In the case of a DMD, image data is displayed in time slices, the minimum of which is a LSB time slice. Each frame of pixel data has a duration of 6 milliseconds, and for an 8-bit system in which quantization patterns are all binary, 255 LSB time slices are available. Thus, the duration of each LSB time slice is 6 ms/255=23.5 microseconds. For a 9-bit system, the duration of each LSB time slice would be 6 ms/511=11.75 microseconds. Because of switching time constraints associated with the DMD device, the fastest LSB time slice that can be actually used is 17 microseconds. Thus, if an all binary quantization pattern is used, the use of 8-bit pixel values fails to optimize the DMD, whereas the use of 9-bit pixel values exceeds the capability of the DMD.
FIG. 1 illustrates a conventional quantization unit 10. Truncation error, e(x,y), processed by an error diffusion filter 11, is added to the incoming pixel value, In(x,y). This sum produces the error-compensated pixel, In′(x,y). The error-compensated pixel is then quantized by a quantizer 12, resulting in the output pixel, Out(x,y). The difference between the output pixel and the error-compensated pixel forms the new truncation error, e′(x,y), which is then processed by the error diffusion filter 11. The quantization unit 10 of FIG. 1 is assumed to follow all binary patterns, in which each quantization step is accorded a binary weight. More specifically, it operates in binary space, where bits weights increase by a factor of 2. However, as explained below, the present invention makes use of a solution space that is non binary and non uniform.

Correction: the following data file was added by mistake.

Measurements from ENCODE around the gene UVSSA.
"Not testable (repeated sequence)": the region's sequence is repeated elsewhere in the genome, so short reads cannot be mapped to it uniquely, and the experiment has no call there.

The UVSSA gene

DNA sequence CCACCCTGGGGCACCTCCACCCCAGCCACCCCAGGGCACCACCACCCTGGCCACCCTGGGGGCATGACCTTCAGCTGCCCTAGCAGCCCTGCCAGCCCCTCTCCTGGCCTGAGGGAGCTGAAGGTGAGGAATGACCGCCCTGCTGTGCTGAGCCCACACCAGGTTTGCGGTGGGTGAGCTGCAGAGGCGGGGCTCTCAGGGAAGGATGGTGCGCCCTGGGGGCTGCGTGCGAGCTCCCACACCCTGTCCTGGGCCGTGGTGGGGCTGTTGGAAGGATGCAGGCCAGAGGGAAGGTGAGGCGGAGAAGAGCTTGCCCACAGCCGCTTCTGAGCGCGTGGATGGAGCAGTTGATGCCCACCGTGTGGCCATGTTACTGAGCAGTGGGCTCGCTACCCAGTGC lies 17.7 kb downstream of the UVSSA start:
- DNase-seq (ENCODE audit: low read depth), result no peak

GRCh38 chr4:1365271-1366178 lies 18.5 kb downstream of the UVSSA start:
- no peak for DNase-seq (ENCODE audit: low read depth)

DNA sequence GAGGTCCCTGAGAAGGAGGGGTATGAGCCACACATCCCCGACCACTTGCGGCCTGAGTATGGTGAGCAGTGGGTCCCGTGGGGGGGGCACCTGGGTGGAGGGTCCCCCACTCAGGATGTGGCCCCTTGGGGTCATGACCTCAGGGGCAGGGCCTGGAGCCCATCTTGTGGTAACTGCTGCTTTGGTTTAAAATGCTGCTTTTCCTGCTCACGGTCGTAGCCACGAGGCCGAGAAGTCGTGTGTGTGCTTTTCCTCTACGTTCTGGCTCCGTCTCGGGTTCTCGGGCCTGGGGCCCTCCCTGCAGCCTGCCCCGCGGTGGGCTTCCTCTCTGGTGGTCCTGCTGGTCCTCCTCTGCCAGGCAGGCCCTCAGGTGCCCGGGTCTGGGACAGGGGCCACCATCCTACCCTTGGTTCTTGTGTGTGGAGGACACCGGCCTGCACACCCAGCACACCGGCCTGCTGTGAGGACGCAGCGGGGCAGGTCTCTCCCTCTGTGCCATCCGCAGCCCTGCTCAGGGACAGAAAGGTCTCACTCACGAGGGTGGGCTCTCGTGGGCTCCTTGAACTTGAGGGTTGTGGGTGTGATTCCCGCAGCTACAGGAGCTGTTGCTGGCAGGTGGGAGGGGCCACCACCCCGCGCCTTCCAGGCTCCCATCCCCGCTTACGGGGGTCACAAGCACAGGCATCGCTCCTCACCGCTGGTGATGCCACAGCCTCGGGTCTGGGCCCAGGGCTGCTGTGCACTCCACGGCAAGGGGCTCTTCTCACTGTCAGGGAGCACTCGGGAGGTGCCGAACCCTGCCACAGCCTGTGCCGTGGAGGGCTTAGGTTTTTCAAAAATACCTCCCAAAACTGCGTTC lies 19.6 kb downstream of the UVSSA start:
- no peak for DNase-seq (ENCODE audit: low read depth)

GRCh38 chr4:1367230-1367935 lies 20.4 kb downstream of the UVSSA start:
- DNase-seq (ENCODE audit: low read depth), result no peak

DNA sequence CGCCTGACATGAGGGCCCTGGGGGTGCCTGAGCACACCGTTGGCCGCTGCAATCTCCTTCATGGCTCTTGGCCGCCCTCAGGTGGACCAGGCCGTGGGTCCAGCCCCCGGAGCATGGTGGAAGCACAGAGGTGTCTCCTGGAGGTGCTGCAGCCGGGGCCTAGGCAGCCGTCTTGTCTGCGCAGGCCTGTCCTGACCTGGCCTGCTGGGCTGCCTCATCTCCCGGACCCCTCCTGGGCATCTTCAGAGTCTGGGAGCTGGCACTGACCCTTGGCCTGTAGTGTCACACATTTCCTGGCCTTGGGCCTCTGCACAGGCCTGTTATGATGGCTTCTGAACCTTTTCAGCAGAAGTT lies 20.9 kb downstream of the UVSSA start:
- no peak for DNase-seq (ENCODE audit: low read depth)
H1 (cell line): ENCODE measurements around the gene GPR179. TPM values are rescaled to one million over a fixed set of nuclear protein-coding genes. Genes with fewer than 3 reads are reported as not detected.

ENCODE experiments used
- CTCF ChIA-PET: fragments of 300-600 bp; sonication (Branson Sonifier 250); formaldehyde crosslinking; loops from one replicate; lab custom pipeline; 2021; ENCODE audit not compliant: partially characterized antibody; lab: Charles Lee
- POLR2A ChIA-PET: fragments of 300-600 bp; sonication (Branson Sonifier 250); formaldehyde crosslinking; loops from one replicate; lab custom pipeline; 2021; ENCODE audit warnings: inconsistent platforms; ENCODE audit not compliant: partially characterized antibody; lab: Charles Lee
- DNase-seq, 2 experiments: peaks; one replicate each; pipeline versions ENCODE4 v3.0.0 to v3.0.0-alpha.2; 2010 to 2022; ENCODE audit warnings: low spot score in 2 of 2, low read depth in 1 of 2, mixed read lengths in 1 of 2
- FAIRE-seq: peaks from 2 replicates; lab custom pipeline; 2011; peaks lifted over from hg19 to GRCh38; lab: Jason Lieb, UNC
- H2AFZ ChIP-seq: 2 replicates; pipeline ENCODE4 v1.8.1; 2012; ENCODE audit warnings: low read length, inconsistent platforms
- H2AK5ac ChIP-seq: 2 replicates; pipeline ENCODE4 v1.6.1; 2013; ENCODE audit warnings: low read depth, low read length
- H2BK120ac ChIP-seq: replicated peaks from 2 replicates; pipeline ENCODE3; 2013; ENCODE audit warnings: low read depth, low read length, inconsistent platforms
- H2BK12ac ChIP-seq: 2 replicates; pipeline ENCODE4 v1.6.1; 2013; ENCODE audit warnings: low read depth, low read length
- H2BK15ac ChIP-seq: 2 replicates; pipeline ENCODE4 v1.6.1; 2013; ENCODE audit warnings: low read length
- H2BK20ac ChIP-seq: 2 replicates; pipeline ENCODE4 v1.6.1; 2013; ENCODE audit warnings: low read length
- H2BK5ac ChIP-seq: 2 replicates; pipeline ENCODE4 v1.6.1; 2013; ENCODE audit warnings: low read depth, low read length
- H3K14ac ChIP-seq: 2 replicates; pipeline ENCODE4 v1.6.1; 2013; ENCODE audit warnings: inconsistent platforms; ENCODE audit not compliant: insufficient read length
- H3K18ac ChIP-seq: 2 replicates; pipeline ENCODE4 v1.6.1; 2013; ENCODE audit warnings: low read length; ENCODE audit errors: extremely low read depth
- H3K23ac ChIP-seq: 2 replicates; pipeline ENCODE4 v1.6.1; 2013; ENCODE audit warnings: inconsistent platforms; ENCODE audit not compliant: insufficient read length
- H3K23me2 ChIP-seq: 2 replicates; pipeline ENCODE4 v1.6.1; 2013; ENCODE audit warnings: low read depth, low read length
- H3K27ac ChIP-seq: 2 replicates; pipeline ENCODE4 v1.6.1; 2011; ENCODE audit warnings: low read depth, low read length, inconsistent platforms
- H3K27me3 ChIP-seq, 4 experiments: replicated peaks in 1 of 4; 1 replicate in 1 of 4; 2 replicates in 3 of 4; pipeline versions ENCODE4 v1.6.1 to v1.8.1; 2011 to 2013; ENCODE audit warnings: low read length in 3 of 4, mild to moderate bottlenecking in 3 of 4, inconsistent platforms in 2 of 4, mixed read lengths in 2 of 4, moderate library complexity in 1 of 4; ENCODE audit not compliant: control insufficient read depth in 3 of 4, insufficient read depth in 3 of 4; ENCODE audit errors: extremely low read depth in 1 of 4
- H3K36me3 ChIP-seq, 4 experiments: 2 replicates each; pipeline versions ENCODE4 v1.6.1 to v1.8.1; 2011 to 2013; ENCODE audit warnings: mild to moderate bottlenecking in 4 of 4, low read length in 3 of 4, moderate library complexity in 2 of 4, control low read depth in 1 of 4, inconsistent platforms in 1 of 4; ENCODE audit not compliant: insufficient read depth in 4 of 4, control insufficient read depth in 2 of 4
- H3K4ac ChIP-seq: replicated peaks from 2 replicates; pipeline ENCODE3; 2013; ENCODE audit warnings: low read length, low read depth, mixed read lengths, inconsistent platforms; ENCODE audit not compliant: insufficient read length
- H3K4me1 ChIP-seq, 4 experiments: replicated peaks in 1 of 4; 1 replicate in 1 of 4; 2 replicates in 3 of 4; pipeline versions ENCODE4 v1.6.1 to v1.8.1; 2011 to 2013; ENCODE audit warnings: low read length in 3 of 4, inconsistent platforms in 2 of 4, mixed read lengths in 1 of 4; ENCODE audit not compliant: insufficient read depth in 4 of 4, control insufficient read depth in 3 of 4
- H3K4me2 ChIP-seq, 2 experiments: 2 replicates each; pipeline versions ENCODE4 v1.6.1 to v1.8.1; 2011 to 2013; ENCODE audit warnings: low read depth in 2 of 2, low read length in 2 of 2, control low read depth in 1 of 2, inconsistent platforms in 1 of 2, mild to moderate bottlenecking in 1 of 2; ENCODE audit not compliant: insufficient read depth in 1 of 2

FIG. 2 illustrates a quantization unit 20 in accordance with the invention. Bit resolutions illustrated in FIG. 2 and described herein are for purposes of example, and could be otherwise, depending on the characteristics of the system.
 The incoming bit stream is comprised of 14 bit pixel values. The bit weights are all binary. In other words, the magnitude of each bit increases by a factor of two as the value increases in binary space. Thus, the input value has 14-bit binary precision.
 In the example of this description, each 14-bit value has 8 significant bits and 6 fractional bits. Significant bits are those that represent an integer number. Thus, 8 significant bits may be used to represent any integer between 0 and 255. The least significant bit is 20 and the most significant bit is 27. Fractional bits are bits that represent the fractional part of a rational number. Thus, 6 significant bits may be used to represent 64 quantized steps between 0 and 1. The “binary point” is located at bit 7. The least significant fractional bit is equal to 2−6=0.015625. The most significant fractional bit is equal to 2−1. Significant bits combined with fractional bits represent a rational number.
 As an example of 14-bit binary precision using fractional bits, the number 213.203125 in decimal space is equal to 11010101001101, or 27+26+24+22+20+2−3+2−4+2−6=213.203125.